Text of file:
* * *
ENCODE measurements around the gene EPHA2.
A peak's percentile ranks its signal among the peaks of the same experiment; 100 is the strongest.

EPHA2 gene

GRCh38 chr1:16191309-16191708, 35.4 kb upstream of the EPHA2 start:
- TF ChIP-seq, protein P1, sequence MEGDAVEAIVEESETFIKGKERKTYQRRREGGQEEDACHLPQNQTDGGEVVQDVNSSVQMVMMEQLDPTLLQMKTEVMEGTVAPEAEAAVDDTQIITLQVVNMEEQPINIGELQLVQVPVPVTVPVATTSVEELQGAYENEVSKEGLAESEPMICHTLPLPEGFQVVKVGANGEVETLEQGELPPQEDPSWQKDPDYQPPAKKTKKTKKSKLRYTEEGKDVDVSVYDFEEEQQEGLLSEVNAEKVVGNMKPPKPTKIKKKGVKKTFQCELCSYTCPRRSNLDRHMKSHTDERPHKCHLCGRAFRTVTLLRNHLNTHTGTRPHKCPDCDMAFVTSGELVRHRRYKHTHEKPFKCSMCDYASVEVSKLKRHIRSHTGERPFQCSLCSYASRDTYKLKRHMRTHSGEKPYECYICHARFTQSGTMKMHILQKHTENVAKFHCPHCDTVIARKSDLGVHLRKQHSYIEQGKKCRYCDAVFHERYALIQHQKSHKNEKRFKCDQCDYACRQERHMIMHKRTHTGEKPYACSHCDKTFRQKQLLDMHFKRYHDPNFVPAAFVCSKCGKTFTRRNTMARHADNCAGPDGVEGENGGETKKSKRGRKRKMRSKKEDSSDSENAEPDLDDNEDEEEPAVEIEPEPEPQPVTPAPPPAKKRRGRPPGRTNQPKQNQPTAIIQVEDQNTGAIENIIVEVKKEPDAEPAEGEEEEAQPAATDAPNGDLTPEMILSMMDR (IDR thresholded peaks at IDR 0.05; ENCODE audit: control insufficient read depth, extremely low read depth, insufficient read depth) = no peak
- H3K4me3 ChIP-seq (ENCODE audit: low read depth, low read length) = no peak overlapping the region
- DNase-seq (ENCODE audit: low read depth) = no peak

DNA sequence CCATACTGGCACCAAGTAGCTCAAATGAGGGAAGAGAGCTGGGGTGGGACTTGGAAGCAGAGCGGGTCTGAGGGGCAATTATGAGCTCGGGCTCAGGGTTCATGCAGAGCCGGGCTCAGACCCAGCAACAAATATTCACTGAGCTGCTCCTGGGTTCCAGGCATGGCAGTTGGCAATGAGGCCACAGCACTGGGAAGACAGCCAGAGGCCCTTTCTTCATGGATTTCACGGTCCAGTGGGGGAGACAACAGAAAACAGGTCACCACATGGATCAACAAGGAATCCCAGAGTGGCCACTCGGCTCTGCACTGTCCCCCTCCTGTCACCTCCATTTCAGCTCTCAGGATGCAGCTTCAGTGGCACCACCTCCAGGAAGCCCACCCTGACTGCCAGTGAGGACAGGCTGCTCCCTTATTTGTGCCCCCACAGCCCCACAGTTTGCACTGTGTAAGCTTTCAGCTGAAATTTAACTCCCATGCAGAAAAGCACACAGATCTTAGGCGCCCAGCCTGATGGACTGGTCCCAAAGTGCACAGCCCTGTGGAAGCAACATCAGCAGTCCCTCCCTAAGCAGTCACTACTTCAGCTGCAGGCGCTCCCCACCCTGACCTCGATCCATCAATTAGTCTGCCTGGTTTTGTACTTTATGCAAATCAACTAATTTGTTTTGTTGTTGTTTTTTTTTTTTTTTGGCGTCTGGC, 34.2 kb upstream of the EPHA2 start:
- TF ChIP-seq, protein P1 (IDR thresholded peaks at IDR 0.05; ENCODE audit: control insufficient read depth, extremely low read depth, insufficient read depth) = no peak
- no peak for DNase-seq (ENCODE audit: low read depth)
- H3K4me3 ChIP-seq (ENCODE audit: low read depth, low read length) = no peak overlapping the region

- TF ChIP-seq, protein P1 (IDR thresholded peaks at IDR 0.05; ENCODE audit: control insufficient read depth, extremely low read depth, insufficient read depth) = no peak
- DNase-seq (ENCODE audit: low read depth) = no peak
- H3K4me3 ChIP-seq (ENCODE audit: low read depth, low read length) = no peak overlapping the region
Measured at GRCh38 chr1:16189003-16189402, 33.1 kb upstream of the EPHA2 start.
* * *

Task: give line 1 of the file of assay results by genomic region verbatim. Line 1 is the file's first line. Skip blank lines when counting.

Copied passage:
ENCODE measurements around the gene EPHA2.